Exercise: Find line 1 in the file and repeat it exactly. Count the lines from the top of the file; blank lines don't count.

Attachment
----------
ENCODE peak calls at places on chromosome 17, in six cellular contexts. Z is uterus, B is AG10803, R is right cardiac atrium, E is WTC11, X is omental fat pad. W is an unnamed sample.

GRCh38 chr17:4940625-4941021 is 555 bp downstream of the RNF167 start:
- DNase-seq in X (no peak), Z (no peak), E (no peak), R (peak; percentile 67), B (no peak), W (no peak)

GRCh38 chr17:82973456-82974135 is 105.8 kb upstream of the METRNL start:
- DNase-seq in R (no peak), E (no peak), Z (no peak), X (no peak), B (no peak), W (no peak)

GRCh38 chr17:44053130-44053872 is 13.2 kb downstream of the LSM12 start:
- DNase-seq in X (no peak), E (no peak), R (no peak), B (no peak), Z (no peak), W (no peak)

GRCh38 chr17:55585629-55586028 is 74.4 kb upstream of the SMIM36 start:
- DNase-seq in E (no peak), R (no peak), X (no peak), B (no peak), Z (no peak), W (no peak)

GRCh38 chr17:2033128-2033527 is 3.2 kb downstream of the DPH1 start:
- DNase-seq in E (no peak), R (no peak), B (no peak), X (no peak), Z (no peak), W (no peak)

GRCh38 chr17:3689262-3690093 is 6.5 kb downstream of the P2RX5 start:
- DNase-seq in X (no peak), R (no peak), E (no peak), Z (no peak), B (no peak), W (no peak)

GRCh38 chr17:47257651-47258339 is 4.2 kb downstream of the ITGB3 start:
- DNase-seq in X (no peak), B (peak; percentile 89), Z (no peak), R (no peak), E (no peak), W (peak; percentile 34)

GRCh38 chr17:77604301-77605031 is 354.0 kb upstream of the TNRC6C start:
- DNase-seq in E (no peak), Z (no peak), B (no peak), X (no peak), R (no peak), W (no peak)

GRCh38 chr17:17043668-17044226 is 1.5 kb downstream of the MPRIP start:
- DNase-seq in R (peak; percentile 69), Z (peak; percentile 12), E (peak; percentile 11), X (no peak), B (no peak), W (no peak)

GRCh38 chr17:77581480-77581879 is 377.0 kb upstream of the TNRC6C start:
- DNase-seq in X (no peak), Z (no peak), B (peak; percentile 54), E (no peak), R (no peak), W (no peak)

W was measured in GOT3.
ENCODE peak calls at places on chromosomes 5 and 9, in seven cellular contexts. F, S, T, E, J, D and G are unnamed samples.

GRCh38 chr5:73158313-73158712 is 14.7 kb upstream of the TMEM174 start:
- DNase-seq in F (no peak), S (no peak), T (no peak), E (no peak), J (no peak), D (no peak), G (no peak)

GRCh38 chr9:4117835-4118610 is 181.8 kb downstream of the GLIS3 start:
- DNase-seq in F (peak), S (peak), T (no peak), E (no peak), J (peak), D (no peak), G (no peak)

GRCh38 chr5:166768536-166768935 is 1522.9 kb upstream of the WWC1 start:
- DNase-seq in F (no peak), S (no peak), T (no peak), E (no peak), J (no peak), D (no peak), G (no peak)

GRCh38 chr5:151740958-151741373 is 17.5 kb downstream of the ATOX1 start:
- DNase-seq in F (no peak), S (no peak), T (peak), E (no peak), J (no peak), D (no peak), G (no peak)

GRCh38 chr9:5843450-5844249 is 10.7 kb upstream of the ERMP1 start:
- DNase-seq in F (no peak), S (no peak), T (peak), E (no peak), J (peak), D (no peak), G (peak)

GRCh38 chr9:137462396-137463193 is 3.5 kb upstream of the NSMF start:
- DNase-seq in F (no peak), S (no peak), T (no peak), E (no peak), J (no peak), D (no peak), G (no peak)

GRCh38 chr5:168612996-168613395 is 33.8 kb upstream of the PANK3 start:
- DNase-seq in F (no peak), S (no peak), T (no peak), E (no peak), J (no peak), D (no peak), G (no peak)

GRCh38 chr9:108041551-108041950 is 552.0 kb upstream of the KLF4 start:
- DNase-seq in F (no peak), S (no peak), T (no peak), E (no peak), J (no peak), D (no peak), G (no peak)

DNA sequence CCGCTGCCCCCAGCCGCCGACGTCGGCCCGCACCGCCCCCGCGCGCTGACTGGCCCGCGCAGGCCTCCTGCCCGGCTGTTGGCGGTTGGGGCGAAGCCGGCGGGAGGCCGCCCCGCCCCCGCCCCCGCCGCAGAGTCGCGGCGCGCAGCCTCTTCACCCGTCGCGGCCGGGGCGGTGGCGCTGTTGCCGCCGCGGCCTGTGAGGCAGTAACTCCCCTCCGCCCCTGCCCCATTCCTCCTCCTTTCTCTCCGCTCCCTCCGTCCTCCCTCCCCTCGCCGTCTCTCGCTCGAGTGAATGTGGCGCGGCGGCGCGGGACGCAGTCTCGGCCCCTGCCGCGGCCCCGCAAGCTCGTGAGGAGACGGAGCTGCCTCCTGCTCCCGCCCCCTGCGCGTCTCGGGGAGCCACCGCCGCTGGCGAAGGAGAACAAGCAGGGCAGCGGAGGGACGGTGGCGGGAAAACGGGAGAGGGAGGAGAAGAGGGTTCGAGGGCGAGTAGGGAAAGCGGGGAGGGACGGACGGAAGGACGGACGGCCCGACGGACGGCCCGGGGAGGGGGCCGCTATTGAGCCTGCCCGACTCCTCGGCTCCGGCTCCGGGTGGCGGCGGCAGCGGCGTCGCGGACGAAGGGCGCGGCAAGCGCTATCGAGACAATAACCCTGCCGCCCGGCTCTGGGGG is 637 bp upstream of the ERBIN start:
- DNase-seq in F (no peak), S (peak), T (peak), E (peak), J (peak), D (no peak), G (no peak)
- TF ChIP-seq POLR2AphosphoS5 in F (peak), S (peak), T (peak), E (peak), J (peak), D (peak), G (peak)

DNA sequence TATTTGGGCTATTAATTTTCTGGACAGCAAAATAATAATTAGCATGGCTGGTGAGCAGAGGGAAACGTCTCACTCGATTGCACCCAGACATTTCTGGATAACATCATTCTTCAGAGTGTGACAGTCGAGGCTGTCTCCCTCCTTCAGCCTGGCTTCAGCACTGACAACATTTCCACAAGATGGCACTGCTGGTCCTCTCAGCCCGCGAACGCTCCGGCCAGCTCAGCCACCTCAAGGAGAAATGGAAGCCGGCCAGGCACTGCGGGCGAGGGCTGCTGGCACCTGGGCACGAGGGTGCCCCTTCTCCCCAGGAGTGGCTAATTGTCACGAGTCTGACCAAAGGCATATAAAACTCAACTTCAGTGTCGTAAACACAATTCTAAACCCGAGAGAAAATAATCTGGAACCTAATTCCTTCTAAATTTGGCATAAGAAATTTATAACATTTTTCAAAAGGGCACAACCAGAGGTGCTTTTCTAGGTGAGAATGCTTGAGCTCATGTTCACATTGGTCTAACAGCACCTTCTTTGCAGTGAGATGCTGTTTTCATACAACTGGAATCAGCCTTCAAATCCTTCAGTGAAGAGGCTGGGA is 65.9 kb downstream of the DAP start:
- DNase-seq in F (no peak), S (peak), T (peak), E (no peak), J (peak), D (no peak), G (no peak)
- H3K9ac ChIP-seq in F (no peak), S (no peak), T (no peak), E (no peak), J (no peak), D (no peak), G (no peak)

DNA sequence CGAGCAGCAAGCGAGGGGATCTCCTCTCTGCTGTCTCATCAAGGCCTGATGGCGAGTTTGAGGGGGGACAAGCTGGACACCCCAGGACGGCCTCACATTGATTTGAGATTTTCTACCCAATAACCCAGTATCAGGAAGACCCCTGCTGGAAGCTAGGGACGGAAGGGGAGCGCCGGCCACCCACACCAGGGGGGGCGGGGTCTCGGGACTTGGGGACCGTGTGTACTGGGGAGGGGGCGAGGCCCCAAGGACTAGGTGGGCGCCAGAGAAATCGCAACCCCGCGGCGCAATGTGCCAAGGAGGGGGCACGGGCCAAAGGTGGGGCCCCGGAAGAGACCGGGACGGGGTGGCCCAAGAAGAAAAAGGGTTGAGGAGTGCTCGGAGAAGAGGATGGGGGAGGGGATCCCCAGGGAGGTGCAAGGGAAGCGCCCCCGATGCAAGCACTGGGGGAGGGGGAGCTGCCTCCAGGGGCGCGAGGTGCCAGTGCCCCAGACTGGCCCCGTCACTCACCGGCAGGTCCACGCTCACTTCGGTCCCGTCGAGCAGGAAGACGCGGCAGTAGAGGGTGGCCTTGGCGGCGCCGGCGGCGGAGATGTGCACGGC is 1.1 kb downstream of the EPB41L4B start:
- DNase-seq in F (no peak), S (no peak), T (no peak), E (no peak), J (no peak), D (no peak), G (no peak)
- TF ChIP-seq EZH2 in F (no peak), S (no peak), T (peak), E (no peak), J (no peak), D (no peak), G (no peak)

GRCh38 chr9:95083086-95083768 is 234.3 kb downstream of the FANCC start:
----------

ENCODE peak calls at places on chromosome 17, in six cellular contexts. Z is uterus, B is AG10803, R is right cardiac atrium, E is WTC11, X is omental fat pad. W is an unnamed sample.